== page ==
My Diplomat daughter had a young lady from the Philippians as a nanny when her girls were little. Our Foreign Affairs bosses arranged special immigration status for them. She recommended them to her sister and that is all she would hire for the next five years while the boys were growing. They really were hard workers with pleasant attitude.

When the banker needed one in West Vancouver she found out where all the nannies hung out with strollers and little ones, wrote up a flier offering a hiring reward and passed them around. She had a wonderful late 30s lady until the bank moved her to San Francisco. The middle little guy cried when he found out she couldn’t go with them.

Tim

Best strategy is to avoid nursing homes.


70% of us will be in a nursing home, the average stay is 2.7 years.

intercst:"The nursing home industry feels it has an inalienable right to your life savings "

And why not? If you live in a nursing home, you should be paying the bills. Even if it means you sell your house and use the proceeds to pay the bills.

Now, unless you sign a document indicating your are ‘responsible’ for financial obligations, other than a spouse, you’re off the hook …they can’t come after sons, daughters, etc.

Likely, spouse yes…


My grandfather at age 80 needed to be placed in an Alzheimer’s Home. He was physically OK but mentally he wandered…and tried to physically wander…and his wife, age 82, couldn’t manage him 24/7. They lived in an apartment with not all that much. Up to 80, he worked part time as a ticket taker in a nearly movie theater, which kept him going. He had to move to 3 different places because he was a ‘problem’ to handle. Lasted about 2 years total in the homes. Grandma lasted about the same on her own. 82.

So far so good, but hope I don’t wind up in one.

My Uncle moved into a ‘community facility’ that had 3 levels of living at age 90. His wife had died 7 years earlier. sold his house (lived there 65 years) in neighborhood that had deteriorated. Had to buy in. Basic care - apartment and 2 meals a day. Had small kitchenette, lots of activities, shuttles to docs, shopping, etc. Moved there at age 90. At 94, he went into the nursing home unit for last 4 months then passed.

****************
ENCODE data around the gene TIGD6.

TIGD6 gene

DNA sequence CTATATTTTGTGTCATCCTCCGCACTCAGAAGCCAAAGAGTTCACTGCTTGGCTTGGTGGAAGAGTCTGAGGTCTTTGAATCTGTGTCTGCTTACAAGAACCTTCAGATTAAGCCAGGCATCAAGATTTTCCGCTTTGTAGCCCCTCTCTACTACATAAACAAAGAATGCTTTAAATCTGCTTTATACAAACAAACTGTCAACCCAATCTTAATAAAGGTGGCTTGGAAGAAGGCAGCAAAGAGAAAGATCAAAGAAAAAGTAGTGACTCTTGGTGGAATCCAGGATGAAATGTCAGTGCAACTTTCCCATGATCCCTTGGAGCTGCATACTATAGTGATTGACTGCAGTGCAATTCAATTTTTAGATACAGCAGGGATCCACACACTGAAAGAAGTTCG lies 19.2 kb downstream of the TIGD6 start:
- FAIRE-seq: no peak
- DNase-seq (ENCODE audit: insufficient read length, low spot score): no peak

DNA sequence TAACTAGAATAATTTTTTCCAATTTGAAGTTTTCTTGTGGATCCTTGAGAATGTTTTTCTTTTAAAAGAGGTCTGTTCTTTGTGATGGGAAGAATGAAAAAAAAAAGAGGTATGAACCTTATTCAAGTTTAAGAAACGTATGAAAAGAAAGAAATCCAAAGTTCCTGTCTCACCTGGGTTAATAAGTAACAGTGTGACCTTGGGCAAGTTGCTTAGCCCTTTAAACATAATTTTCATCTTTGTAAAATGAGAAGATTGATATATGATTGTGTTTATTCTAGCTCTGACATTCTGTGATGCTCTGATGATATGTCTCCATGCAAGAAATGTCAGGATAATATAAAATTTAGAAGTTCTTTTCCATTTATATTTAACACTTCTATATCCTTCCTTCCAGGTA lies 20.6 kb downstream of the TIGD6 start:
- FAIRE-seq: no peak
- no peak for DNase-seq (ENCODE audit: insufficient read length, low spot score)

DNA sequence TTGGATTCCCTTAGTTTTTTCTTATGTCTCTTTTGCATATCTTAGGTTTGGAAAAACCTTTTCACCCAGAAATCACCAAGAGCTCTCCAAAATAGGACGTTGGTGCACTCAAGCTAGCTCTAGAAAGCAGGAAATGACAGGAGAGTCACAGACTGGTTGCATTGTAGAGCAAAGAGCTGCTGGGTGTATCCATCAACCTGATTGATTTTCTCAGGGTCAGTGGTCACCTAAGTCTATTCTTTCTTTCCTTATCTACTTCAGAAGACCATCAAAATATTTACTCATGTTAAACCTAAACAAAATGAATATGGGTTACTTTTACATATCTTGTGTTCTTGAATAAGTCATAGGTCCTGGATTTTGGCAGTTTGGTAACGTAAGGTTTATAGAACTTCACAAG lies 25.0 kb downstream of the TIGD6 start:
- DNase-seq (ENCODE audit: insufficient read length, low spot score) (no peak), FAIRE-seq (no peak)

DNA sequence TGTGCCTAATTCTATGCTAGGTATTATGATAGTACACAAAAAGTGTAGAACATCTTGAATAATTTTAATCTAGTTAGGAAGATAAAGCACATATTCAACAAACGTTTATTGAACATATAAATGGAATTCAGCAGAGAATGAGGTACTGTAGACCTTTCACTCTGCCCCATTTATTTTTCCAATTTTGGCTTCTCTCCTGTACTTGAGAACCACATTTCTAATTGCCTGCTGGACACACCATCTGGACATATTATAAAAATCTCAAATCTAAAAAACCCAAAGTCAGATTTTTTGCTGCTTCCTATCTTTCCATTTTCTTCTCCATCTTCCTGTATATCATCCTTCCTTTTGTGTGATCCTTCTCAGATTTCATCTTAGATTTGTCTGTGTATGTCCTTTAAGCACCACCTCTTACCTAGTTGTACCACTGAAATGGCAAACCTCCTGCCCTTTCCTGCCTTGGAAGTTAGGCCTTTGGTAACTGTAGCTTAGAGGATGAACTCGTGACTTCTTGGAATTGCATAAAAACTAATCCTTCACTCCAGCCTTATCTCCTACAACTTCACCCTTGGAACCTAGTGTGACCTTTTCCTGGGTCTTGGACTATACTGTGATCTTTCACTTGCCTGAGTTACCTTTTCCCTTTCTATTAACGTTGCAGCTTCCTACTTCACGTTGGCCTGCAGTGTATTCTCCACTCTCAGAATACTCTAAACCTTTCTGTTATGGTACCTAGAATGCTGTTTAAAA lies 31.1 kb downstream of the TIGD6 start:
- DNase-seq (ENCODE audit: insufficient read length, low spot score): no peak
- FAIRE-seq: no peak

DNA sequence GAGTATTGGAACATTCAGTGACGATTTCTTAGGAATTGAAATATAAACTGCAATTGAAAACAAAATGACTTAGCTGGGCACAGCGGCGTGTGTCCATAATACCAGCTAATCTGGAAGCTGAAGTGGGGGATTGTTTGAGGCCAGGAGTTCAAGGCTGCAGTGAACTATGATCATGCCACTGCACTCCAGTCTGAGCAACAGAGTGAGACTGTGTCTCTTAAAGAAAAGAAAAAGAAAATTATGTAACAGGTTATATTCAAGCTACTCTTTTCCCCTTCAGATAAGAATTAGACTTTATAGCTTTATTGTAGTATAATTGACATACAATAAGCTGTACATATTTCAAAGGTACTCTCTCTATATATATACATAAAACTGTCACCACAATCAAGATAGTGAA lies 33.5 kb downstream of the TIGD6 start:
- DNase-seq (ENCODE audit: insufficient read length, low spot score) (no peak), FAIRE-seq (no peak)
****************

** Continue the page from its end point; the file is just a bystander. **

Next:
Now, I’m sure some families try to shield ‘assets’ of loved ones who wind up in nursing homes. Move then earlier enough so not caught in the few years before nursing home care.


My mom spent the last 3 weeks of her life - in hospital for a week…then care unit for ‘end of life’ for 2 more weeks. Second broken hip, followed by heart attack and stroke did her in at 82.


So far so good, at age 76, but you never know… a wheel from a 747 could land on you tomorrow or a meteorite come through your roof at night. Or you could just slowly go downhill to age 90 or 95.

If I need that level of care, I’ll likely wind up in a nursing home.

I’ve seen one or two really elderly people, one totally bedridden, stay at home with 24 hour assistance - and getting and keeping anyone is difficult to say the least. Live in help. If you only need part time, that probably is doable but if you need assistance from the time you get up till you go to bed…well…that’s real tough if you stay at home, and multi-generational homes only work if you had lots of kids who have kids, etc, and have time to help.

t.

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"The nursing home industry feels it has an inalienable right to your life savings – and the savings of your friends and family.

intercst"

from my personal experience with elderly parents ( now deceased ), man, do you speak the truth !

My Dad went about 15 years before my Mom. When my Mom started slipping, all of us did everything
we could do to keep her in her house, and not in a nursing home. Finally got to the point
where we all couldn’t give her 24 hour care, so she had to go in a nursing home. The nursing home
went thru her life savings in less than a year, which coincides with when she died ( not saying
they had anything to do with her death, it just worked out that way ). After observing life
in a nursing home, like you I will do everything in my power to not end up in one.

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The only good way off this mortal coil is to simply fall over dead. Not to awake the next morning. Other wise odds are any of us will end up in a home.

My mom was an alzheimer’s patient in a nursing home for 13 years.

The nursing home burned through her life savings in 8-9 years. Michigan law says they can’t take your home, but mom’s home had been in Arizona, so was sold when she was moved back to Michigan.